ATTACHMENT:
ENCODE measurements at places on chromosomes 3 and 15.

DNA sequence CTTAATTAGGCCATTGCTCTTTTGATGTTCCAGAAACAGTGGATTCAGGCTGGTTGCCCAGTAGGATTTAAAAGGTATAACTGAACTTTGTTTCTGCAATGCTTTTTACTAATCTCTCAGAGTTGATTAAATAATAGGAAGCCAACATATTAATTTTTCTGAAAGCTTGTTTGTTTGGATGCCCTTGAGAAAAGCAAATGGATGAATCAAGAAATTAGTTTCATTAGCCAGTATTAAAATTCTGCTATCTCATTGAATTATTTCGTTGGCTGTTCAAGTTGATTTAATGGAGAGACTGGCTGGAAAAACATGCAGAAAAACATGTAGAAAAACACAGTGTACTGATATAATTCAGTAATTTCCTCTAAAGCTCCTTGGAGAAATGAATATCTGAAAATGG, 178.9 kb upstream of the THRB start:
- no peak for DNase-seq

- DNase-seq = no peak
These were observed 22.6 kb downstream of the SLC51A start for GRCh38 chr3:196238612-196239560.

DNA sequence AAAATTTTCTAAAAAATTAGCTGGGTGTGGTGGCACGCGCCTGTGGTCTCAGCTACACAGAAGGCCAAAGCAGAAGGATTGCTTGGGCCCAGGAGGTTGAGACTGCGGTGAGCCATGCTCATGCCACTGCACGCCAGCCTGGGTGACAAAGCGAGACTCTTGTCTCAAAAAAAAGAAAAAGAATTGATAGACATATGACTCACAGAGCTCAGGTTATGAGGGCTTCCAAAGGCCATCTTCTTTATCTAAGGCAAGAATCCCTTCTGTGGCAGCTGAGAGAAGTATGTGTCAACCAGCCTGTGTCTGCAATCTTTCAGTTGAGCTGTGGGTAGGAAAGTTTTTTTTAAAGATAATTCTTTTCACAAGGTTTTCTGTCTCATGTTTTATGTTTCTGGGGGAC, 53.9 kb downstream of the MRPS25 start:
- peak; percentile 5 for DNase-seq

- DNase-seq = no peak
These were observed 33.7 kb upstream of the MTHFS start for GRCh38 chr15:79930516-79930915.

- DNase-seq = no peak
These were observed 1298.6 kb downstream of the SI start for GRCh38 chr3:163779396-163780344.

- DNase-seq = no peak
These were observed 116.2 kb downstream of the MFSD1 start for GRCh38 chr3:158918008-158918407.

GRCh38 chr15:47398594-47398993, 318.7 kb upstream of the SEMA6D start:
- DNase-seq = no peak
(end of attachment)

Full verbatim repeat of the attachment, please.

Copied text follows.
ENCODE measurements at places on chromosomes 3 and 15.

DNA sequence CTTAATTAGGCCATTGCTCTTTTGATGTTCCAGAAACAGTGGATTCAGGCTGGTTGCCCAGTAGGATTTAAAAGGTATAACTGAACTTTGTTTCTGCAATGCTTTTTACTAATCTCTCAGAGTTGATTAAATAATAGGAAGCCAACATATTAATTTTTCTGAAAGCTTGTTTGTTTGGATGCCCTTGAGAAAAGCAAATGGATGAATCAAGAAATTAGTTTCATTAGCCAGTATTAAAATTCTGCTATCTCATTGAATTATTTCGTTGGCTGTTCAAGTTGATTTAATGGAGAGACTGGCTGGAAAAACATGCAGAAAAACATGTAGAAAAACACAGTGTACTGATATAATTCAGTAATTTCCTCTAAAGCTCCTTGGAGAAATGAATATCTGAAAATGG, 178.9 kb upstream of the THRB start:
- no peak for DNase-seq

- DNase-seq = no peak
These were observed 22.6 kb downstream of the SLC51A start for GRCh38 chr3:196238612-196239560.

DNA sequence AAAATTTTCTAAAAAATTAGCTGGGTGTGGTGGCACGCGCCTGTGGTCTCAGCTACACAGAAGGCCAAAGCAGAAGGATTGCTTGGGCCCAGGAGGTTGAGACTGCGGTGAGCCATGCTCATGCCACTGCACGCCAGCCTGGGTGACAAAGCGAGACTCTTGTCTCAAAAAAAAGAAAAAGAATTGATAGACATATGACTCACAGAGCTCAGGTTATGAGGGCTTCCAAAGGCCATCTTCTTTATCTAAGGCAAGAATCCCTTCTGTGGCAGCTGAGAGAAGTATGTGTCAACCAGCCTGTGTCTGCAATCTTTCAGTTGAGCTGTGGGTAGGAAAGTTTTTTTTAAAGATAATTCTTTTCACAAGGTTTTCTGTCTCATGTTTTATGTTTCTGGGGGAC, 53.9 kb downstream of the MRPS25 start:
- peak; percentile 5 for DNase-seq

- DNase-seq = no peak
These were observed 33.7 kb upstream of the MTHFS start for GRCh38 chr15:79930516-79930915.

- DNase-seq = no peak
These were observed 1298.6 kb downstream of the SI start for GRCh38 chr3:163779396-163780344.

- DNase-seq = no peak
These were observed 116.2 kb downstream of the MFSD1 start for GRCh38 chr3:158918008-158918407.

GRCh38 chr15:47398594-47398993, 318.7 kb upstream of the SEMA6D start:
- DNase-seq = no peak